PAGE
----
The study, thought to be the first to measure effects of BPA on human male reproduction, was the work of lead author Dr De-Kun Li, a reproductive and perinatal epidemiologist at Kaiser Permanente's Division of Research in Oakland, California, and was published online in the 10 November advance access issue of the journal Human Reproduction.
The authors wrote in their background information that animal studies on mice and rats have already suggested that BPA could interfere with hormones in humans, but evidence from human studies was lacking.
For this 5-year study, which was funded by the US National Institute of Occupational Safety and Health, Li and colleagues recruited 634 men working in factories near Shanghai in China.
230 of the men worked in factories where they were exposed to very high levels of BPA, and 404 worked in factories with no BPA present. The researchers matched them by age, education, gender and employment history.
The men exposed to high levels of BPA worked in four factories: one that made BPA and three others that used it to make epoxy resin. They had various jobs such as maintenance workers, packagers, technical supervisors and laboratory technicians.
The researchers wrote that the BPA levels these men were exposed to were 50 times higher than that experienced by the average American male in the US.
The factories with no BPA exposure made construction materials, water supplies, machinery, garments, textiles, and electronic products.
Li and colleagues measured BPA exposure by taking spot air samples, personal air sample monitoring and walk-through evaluations. They also reviewed factory records, interviewed factory leaders, and interviewed workers about personal hygiene, use of protective equipment and exposure to other chemicals.
A subgroup of workers also provided urine samples so the researchers could verify that the men working in factories where they were exposed to BPA had higher levels of BPA in their bodies.
To assess sexual function, the researchers interviewed all the men using questions from a standard inventory that measures four categories of sexual function: erectile function, ejaculation capability, sexual desire, and overall satisfaction with sex life.
After adjusting for age, education, marital status, current smoking status, a history of chronic diseases and exposure to other chemicals, and employment history, the researchers found that:
- BPA-exposed workers had a significantly higher risk of sexual dysfunction compared to the unexposed workers.
- BPA-exposed workers had a nearly four-fold increased risk of reduced sexual desire and overall satisfaction with their sex life.
- They also had a greater than four-fold increased risk of erection difficulty, and more than seven-fold increased risk of ejaculation difficulty.
- There was a dose-response relationship between increased level of cumulative BPA exposure and higher risk of sexual dysfunction.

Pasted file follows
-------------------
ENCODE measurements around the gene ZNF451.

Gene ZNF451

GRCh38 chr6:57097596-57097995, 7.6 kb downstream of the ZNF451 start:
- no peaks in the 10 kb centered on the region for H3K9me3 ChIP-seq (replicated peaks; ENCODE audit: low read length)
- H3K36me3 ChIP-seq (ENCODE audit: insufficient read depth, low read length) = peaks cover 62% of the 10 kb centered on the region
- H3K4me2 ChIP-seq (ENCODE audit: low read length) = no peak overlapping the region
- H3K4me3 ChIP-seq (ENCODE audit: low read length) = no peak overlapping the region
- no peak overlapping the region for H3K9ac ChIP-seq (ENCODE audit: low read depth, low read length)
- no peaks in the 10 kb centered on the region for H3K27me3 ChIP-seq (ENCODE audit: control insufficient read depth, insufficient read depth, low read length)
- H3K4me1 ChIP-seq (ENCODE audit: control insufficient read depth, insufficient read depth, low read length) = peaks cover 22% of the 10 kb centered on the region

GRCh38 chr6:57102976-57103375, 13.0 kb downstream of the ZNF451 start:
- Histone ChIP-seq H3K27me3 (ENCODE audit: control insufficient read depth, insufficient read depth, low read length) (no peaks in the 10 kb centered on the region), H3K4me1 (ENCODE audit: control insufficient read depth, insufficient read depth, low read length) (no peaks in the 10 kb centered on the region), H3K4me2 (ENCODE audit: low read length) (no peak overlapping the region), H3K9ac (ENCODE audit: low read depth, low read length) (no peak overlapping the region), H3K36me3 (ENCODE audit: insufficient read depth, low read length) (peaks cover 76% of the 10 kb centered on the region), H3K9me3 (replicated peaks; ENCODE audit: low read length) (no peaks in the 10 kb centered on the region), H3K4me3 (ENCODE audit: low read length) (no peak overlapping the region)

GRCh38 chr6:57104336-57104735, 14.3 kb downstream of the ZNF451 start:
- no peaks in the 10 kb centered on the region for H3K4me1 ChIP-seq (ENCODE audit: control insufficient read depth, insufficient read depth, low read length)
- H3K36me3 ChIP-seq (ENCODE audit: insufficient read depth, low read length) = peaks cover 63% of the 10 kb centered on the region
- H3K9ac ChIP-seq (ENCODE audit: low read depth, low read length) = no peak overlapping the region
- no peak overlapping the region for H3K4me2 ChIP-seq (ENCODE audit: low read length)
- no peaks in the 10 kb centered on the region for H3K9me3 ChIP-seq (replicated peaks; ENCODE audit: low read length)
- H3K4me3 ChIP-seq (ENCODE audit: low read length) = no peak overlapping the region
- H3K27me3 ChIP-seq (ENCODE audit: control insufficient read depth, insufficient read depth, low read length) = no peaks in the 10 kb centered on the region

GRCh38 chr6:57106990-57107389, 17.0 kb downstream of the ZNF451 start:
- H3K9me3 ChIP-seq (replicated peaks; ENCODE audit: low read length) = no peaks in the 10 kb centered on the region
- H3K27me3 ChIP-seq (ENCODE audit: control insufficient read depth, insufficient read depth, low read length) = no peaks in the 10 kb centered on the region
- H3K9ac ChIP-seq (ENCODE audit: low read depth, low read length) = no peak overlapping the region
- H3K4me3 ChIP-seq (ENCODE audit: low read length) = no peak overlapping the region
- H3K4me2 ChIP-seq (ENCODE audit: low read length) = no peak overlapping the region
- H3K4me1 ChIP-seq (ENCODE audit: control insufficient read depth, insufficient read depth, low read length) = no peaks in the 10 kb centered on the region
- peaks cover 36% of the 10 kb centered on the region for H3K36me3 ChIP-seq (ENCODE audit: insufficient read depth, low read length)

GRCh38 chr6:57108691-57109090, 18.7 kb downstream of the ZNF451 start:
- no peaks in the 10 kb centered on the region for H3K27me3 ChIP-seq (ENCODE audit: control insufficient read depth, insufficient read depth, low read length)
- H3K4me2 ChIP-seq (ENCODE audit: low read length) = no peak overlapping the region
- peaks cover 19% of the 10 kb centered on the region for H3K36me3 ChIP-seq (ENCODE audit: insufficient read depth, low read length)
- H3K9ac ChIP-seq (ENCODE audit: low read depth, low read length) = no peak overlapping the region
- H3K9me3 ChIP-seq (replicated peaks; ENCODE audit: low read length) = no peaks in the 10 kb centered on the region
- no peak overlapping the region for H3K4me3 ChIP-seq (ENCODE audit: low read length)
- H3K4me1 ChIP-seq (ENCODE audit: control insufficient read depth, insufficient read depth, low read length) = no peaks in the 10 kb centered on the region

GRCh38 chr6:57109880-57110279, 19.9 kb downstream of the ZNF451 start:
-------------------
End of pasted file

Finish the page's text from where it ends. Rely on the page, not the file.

- Compared to unexposed workers, BPA-exposed workers reported significantly higher frequencies of reduced sexual function within one year of starting work in a BPA-exposed factory.
"Our findings provide the first evidence that exposure to BPA in the workplace could have an adverse effect on male sexual dysfunction."
Li told the press that:
"Because the BPA levels in this study were very high, more research needs to be done to see how low a level of BPA exposure may have effects on our reproductive system."
"This study raises the question: Is there a safe level for BPA exposure, and what is that level? More studies like this, which examine the effect of BPA on humans, are critically needed to help establish prevention strategies and regulatory policies," said Li.
The researchers explained that BPA is thought to disrupt reproductive hormones in both men and women. This is the first study to provide the evidence that could be lacking as the US Food and Drug Administration and other federal bodies examine this controversial subject.
BPA has been in commercial use for half a century and is used to make polycarbonated plastics and epoxy resins found in baby bottles, plastic containers, the lining of cans used for food and beverages, dental sealants, spectacle lenses, CDs, DVDs, and a range of household electronic goods.
Li suggests their findings also imply that BPA may have effects beyond male sexual dysfunction. Male sexual dysfuntion could be an early indication of diseases that are more difficult to study, such as cancer and metabolic diseases.
"Occupational exposure to bisphenol-A (BPA) and the risk of Self-Reported Male Sexual Dysfunction."
D. Li, Z. Zhou, D. Qing, Y. He, T. Wu, M. Miao, J. Wang, X. Weng, J.R. Ferber, L.J. Herrinton, Q. Zhu, E. Gao, H. Checkoway, and W. Yuan.
Hum. Reprod. Advance Access published on November 10, 2009.
Source: Kaiser Permanente.